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Running a thousand miles for freedom;: Or, the escape of William and Ellen Craft from slavery
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About the Author
Ellen Craft (1826–1891) and William Craft (September 25, 1824 – January 29, 1900) were slaves from Macon, Georgia in the United States who escaped to the North in December 1848 by traveling openly by train and steamboat, arriving in Philadelphia on Christmas Day. She posed as a white male planter and he as her personal servant. Their daring escape was widely publicized, making them among the most famous of fugitive slaves. Abolitionists featured them in public lectures to gain support in the struggle to end the institution. As the light-skinned mixed-race daughter of a mulatto slave and her white master, Ellen Craft used her appearance to pass as a white man, dressed in appropriate clothing. Threatened by slave catchers in Boston after passage of the Fugitive Slave Act of 1850, the Crafts escaped to England, where they lived for nearly two decades and reared five children. The Crafts lectured publicly about their escape. In 1860 they published a written account, Running a Thousand Miles for Freedom; Or, The Escape of William and Ellen Craft from Slavery. One of the most compelling of the many slave narratives published before the American Civil War, their book reached wide audiences in Great Britain and the United States. After their return to the US in 1868, the Crafts opened an agricultural school for freedmen's children in Georgia and worked the farm until 1890. Their account was reprinted in the United States in 1999, with both the Crafts credited as authors. --This text refers to the Paperback edition.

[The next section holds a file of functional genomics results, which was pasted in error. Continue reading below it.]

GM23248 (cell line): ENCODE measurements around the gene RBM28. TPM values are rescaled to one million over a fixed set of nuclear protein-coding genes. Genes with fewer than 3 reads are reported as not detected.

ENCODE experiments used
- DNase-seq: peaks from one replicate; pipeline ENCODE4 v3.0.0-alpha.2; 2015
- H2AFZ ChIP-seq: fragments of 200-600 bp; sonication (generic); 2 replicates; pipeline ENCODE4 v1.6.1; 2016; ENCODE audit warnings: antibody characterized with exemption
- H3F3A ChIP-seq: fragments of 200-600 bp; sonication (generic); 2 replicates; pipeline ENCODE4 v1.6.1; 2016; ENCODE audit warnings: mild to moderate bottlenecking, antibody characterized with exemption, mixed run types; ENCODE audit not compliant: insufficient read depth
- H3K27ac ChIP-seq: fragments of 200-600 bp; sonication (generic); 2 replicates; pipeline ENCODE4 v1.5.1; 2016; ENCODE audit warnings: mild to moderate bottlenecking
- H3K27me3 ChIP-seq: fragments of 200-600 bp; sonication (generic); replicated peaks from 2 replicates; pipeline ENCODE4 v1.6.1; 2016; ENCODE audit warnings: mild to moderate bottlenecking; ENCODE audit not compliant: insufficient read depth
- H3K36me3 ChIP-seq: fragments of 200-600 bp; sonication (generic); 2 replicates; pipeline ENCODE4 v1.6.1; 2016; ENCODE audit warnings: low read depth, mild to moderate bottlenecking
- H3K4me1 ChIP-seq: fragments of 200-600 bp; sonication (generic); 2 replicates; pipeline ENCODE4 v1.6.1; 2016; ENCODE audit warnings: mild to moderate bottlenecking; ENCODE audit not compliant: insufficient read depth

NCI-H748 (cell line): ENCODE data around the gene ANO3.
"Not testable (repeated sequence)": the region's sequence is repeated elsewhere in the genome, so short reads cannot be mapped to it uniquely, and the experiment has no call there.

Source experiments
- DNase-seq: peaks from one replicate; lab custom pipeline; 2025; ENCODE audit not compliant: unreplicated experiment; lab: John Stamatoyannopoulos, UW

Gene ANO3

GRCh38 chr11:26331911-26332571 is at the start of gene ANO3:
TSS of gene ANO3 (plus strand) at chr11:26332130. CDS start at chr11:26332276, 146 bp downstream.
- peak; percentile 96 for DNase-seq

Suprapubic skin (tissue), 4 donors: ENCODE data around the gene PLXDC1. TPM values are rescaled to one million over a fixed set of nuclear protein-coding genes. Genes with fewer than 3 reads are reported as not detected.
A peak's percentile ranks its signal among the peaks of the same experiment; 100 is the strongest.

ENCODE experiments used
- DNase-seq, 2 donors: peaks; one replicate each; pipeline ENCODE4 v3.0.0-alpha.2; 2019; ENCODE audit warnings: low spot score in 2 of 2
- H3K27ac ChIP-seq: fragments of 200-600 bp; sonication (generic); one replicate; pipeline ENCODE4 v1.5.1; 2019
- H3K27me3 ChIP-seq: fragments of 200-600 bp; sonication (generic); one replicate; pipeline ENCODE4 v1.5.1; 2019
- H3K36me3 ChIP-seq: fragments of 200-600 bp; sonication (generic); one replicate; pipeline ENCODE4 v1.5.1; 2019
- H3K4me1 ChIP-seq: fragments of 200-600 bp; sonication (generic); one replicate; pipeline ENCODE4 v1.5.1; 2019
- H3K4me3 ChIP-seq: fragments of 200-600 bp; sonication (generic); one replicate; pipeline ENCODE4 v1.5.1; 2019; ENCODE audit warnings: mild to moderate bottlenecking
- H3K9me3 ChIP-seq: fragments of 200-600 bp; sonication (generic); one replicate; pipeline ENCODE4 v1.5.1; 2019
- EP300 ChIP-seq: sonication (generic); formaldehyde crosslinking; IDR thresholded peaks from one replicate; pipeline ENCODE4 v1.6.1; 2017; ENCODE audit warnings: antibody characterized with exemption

Top customer reviews
Reading the account, and all the sad personal side stories that he witnessed regarding the life of slaves and the unfathomably inhumane United States laws that kept African Americans slaves, I was moved to tears, and more importantly, moved to shame that this is what our "American freedom" was founded upon. How ironic, that what early Americans fought for in the Revolution just 100 years earlier, they felt it their right, as even some ministers of the day testified, to hold another human in bondage.
Craft's friend, Rev. Samuel May of Boston, said it best, "Is America the 'land of the free, and the home of the brave'? God knows it is not; and we know it too. A brave young man and a virtuous young woman must fly the American shores, and seek, under the shadow of the British throne, the enjoyment of 'life, liberty, and the pursuit of happiness.'" Even American President Millard Filmore thought that Craft and his wife should be returned to slavery!
I believe this personal account is a must for every teacher of history, social sciences, literature and humanities. I encourage educators all over this country to read this book and share the stark realities of our history with our students, so that this wretched institution is never, ever again repeated.
The book itself looks rather odd and contains a lot of typographical errors. Also, I recall having paid only around $5 for it. I would wait until the price drops again before purchasing.